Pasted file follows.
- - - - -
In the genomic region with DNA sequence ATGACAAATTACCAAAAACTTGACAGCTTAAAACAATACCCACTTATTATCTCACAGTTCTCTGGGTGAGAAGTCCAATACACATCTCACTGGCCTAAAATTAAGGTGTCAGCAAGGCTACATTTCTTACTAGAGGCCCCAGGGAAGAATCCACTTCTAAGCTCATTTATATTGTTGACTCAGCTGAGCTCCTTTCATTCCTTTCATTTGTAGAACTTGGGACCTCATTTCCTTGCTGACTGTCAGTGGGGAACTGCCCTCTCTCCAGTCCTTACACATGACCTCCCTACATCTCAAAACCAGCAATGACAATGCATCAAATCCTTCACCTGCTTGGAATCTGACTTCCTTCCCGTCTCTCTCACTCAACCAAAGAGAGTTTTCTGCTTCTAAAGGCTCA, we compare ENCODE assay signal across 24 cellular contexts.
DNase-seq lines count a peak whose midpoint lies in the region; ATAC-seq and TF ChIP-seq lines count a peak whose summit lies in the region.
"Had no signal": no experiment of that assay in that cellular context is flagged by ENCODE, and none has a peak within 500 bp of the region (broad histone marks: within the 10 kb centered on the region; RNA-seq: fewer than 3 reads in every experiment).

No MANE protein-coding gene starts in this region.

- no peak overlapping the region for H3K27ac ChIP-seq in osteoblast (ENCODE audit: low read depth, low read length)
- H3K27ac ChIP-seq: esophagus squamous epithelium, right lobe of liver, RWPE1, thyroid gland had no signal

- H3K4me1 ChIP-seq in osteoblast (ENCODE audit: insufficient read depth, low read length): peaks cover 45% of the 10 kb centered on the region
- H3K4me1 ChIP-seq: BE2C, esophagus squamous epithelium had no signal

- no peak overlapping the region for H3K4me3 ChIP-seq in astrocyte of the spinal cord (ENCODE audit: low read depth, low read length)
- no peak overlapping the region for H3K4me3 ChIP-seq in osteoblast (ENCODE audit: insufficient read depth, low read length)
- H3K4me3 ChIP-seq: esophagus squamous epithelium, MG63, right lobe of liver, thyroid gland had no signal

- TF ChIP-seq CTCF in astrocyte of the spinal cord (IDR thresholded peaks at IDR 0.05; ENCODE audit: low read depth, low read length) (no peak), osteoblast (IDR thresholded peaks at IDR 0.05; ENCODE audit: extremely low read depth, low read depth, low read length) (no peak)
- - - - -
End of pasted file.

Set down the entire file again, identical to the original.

In the genomic region with DNA sequence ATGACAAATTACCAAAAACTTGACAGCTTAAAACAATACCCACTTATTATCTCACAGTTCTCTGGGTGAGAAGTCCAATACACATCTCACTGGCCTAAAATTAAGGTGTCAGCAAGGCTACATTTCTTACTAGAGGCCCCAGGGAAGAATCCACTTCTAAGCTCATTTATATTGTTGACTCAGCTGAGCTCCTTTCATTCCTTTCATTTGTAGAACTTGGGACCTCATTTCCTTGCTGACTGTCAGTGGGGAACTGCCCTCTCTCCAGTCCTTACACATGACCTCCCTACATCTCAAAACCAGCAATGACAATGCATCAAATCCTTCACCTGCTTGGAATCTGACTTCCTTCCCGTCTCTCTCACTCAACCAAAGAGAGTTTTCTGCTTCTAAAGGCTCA, we compare ENCODE assay signal across 24 cellular contexts.
DNase-seq lines count a peak whose midpoint lies in the region; ATAC-seq and TF ChIP-seq lines count a peak whose summit lies in the region.
"Had no signal": no experiment of that assay in that cellular context is flagged by ENCODE, and none has a peak within 500 bp of the region (broad histone marks: within the 10 kb centered on the region; RNA-seq: fewer than 3 reads in every experiment).

No MANE protein-coding gene starts in this region.

- no peak overlapping the region for H3K27ac ChIP-seq in osteoblast (ENCODE audit: low read depth, low read length)
- H3K27ac ChIP-seq: esophagus squamous epithelium, right lobe of liver, RWPE1, thyroid gland had no signal

- H3K4me1 ChIP-seq in osteoblast (ENCODE audit: insufficient read depth, low read length): peaks cover 45% of the 10 kb centered on the region
- H3K4me1 ChIP-seq: BE2C, esophagus squamous epithelium had no signal

- no peak overlapping the region for H3K4me3 ChIP-seq in astrocyte of the spinal cord (ENCODE audit: low read depth, low read length)
- no peak overlapping the region for H3K4me3 ChIP-seq in osteoblast (ENCODE audit: insufficient read depth, low read length)
- H3K4me3 ChIP-seq: esophagus squamous epithelium, MG63, right lobe of liver, thyroid gland had no signal

- TF ChIP-seq CTCF in astrocyte of the spinal cord (IDR thresholded peaks at IDR 0.05; ENCODE audit: low read depth, low read length) (no peak), osteoblast (IDR thresholded peaks at IDR 0.05; ENCODE audit: extremely low read depth, low read depth, low read length) (no peak)